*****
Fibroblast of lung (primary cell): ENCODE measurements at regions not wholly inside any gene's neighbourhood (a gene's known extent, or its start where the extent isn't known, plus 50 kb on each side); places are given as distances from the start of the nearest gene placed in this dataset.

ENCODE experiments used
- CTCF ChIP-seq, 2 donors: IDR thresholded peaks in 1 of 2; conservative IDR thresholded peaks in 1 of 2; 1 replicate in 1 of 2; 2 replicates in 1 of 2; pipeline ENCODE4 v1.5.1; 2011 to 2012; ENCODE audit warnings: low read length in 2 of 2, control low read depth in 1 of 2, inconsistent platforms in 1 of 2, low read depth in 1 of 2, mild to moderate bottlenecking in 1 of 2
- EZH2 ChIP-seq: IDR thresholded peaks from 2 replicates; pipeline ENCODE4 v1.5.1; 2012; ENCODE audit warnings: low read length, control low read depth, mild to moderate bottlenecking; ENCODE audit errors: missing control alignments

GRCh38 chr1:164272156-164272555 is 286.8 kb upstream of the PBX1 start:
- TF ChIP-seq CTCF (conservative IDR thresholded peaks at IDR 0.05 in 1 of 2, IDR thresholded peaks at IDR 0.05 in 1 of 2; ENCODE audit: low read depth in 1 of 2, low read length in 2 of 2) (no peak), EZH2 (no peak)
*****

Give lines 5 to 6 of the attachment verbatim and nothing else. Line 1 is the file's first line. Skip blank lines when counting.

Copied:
GRCh38 chr1:164272156-164272555 is 286.8 kb upstream of the PBX1 start:
- TF ChIP-seq CTCF (conservative IDR thresholded peaks at IDR 0.05 in 1 of 2, IDR thresholded peaks at IDR 0.05 in 1 of 2; ENCODE audit: low read depth in 1 of 2, low read length in 2 of 2) (no peak), EZH2 (no peak)